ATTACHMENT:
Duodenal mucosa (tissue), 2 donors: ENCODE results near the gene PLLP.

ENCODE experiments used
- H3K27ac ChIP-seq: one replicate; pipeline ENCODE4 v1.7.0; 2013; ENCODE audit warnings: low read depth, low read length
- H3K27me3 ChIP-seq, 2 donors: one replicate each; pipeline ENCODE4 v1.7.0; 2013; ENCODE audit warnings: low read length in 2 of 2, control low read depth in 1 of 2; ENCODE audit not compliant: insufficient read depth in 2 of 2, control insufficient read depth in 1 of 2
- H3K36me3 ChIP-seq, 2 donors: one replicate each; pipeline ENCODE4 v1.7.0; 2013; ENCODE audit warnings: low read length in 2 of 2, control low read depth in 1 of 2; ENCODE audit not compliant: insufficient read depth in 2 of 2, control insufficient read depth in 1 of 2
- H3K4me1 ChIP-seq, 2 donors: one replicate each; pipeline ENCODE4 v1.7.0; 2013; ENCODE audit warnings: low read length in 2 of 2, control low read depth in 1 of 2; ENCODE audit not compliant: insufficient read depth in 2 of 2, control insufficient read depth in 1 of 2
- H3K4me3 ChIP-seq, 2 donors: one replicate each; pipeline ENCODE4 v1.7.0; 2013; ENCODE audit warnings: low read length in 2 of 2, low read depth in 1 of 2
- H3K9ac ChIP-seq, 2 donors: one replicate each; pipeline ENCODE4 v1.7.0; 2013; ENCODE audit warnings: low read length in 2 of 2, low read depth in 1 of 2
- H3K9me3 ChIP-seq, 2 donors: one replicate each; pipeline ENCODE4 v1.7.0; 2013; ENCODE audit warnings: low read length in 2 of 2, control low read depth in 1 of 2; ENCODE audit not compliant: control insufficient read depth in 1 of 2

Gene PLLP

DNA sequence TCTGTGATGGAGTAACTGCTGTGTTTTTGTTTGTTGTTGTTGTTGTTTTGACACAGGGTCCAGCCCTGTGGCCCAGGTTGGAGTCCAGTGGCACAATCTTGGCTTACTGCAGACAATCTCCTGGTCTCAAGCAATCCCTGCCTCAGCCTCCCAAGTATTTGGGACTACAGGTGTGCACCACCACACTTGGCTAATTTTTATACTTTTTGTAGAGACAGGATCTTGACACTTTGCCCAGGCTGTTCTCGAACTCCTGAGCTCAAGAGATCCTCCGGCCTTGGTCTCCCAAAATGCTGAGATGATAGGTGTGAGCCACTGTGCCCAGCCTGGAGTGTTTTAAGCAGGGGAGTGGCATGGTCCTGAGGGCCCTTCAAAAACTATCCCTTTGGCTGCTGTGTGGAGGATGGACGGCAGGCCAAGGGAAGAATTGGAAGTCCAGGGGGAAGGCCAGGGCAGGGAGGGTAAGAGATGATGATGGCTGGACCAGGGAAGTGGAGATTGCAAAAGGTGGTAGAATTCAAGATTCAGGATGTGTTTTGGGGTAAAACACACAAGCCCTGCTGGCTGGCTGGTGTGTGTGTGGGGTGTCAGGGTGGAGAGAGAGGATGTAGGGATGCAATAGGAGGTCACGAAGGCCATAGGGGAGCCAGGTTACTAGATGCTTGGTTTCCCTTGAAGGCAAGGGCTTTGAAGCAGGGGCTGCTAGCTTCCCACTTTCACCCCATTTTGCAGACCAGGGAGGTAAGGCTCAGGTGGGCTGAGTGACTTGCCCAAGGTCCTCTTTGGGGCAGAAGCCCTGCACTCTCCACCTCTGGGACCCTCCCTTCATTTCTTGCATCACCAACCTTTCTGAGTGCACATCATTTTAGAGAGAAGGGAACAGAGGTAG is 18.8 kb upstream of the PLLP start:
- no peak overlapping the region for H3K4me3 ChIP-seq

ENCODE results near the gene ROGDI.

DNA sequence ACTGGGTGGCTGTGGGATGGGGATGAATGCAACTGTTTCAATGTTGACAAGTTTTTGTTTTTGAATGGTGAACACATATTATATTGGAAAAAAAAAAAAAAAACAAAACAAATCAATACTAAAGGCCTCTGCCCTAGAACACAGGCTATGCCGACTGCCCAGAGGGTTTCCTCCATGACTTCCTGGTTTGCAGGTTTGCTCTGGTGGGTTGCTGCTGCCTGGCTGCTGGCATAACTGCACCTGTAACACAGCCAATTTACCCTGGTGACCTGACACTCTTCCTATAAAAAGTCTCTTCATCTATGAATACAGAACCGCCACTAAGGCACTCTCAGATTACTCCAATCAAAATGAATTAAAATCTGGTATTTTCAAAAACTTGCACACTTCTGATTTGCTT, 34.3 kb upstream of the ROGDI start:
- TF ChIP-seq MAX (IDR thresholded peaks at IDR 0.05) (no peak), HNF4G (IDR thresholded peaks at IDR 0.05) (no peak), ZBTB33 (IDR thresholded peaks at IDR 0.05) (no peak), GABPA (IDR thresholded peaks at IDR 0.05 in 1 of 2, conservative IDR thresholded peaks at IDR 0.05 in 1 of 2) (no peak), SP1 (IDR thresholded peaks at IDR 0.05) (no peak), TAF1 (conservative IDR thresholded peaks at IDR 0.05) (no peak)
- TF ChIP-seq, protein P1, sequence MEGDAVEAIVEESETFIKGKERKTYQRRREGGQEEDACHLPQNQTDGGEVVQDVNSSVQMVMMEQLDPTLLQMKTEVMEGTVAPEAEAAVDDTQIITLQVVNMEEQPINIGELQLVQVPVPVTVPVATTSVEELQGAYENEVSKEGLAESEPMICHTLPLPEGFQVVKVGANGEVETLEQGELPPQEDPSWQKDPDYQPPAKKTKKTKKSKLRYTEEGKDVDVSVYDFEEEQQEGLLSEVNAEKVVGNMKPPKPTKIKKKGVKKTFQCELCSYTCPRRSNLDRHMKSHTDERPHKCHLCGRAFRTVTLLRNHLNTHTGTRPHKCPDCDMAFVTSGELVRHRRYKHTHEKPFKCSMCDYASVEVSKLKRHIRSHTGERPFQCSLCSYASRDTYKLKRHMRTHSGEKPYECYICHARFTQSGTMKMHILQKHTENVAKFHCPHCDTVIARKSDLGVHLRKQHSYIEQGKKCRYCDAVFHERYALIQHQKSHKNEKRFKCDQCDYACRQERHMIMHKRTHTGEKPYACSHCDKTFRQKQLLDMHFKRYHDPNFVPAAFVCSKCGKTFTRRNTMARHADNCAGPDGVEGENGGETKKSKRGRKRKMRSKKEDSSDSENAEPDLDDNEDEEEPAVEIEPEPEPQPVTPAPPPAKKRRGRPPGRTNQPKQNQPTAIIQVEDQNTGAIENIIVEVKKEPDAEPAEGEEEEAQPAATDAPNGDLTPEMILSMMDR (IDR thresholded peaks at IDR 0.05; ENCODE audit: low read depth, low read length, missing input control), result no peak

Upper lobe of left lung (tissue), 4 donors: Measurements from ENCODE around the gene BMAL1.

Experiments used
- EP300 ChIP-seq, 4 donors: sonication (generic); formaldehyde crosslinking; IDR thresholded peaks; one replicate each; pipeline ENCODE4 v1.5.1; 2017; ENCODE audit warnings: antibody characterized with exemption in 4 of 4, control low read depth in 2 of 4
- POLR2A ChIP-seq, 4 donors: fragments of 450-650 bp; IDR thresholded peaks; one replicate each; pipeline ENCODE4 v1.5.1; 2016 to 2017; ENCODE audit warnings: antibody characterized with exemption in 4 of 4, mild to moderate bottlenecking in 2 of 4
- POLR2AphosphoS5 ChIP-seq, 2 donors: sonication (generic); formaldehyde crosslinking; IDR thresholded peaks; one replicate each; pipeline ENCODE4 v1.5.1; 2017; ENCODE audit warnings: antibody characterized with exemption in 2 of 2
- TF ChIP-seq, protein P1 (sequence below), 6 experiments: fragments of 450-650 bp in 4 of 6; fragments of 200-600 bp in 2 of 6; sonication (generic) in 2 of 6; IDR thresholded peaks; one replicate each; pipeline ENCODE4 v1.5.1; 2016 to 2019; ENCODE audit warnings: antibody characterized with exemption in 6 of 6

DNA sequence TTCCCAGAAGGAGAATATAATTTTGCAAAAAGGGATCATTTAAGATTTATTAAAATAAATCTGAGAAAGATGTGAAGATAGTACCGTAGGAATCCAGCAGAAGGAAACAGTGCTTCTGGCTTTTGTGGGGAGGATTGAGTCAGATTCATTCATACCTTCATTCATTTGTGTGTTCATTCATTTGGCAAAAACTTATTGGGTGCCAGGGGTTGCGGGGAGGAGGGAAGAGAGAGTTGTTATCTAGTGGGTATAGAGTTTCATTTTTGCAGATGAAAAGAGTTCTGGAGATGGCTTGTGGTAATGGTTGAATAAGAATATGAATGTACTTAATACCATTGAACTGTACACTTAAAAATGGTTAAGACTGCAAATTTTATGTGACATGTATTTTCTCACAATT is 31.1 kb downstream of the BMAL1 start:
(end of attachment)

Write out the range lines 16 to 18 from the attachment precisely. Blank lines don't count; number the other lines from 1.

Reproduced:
- TF ChIP-seq, protein P1, sequence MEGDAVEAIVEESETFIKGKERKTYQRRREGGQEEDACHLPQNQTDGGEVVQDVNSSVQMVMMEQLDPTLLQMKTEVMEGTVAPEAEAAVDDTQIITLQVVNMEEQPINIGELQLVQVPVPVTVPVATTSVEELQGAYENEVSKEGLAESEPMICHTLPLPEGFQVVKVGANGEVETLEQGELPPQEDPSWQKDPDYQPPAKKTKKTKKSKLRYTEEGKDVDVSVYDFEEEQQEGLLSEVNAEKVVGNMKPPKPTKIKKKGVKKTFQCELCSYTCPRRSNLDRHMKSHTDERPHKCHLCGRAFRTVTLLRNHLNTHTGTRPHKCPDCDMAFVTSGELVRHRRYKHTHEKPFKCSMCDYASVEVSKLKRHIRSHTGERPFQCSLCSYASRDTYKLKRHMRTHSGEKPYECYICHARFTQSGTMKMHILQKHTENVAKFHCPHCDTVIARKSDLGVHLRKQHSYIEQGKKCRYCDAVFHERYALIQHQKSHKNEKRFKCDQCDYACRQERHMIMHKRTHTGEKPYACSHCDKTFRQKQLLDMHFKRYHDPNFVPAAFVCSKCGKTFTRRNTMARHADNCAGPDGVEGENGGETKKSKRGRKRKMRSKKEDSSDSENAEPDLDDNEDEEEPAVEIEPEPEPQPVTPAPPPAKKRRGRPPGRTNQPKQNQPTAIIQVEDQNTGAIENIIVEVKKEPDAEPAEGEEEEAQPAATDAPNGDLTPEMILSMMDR (IDR thresholded peaks at IDR 0.05; ENCODE audit: low read depth, low read length, missing input control), result no peak

Upper lobe of left lung (tissue), 4 donors: Measurements from ENCODE around the gene BMAL1.

Experiments used